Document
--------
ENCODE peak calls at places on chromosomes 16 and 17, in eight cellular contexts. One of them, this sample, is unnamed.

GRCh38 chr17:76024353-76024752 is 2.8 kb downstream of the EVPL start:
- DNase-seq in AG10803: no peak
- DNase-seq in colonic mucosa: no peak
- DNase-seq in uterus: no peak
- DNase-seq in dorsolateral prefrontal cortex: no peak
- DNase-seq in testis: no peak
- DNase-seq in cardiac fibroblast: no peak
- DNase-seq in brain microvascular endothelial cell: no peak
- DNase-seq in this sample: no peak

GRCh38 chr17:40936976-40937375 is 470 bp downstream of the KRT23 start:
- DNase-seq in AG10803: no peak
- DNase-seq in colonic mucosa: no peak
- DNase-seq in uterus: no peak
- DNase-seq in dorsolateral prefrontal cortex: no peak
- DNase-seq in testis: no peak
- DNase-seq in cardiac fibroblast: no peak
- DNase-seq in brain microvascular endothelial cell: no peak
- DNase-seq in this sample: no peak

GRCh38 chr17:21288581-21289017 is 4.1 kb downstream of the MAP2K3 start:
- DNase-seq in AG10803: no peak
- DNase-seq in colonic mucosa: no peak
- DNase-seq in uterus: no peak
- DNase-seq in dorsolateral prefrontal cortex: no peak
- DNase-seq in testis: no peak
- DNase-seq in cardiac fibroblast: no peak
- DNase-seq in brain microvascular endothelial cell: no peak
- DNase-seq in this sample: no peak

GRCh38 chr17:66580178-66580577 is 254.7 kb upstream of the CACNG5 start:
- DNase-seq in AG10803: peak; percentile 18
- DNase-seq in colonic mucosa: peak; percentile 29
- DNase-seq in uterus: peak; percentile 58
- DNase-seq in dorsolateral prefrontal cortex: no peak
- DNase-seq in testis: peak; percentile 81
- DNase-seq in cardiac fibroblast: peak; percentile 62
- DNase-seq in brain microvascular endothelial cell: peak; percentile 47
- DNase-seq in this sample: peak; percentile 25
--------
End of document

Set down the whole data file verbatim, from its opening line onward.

ENCODE peak calls at places on chromosomes 16 and 17, in eight cellular contexts. One of them, this sample, is unnamed.

GRCh38 chr17:76024353-76024752 is 2.8 kb downstream of the EVPL start:
- DNase-seq in AG10803: no peak
- DNase-seq in colonic mucosa: no peak
- DNase-seq in uterus: no peak
- DNase-seq in dorsolateral prefrontal cortex: no peak
- DNase-seq in testis: no peak
- DNase-seq in cardiac fibroblast: no peak
- DNase-seq in brain microvascular endothelial cell: no peak
- DNase-seq in this sample: no peak

GRCh38 chr17:40936976-40937375 is 470 bp downstream of the KRT23 start:
- DNase-seq in AG10803: no peak
- DNase-seq in colonic mucosa: no peak
- DNase-seq in uterus: no peak
- DNase-seq in dorsolateral prefrontal cortex: no peak
- DNase-seq in testis: no peak
- DNase-seq in cardiac fibroblast: no peak
- DNase-seq in brain microvascular endothelial cell: no peak
- DNase-seq in this sample: no peak

GRCh38 chr17:21288581-21289017 is 4.1 kb downstream of the MAP2K3 start:
- DNase-seq in AG10803: no peak
- DNase-seq in colonic mucosa: no peak
- DNase-seq in uterus: no peak
- DNase-seq in dorsolateral prefrontal cortex: no peak
- DNase-seq in testis: no peak
- DNase-seq in cardiac fibroblast: no peak
- DNase-seq in brain microvascular endothelial cell: no peak
- DNase-seq in this sample: no peak

GRCh38 chr17:66580178-66580577 is 254.7 kb upstream of the CACNG5 start:
- DNase-seq in AG10803: peak; percentile 18
- DNase-seq in colonic mucosa: peak; percentile 29
- DNase-seq in uterus: peak; percentile 58
- DNase-seq in dorsolateral prefrontal cortex: no peak
- DNase-seq in testis: peak; percentile 81
- DNase-seq in cardiac fibroblast: peak; percentile 62
- DNase-seq in brain microvascular endothelial cell: peak; percentile 47
- DNase-seq in this sample: peak; percentile 25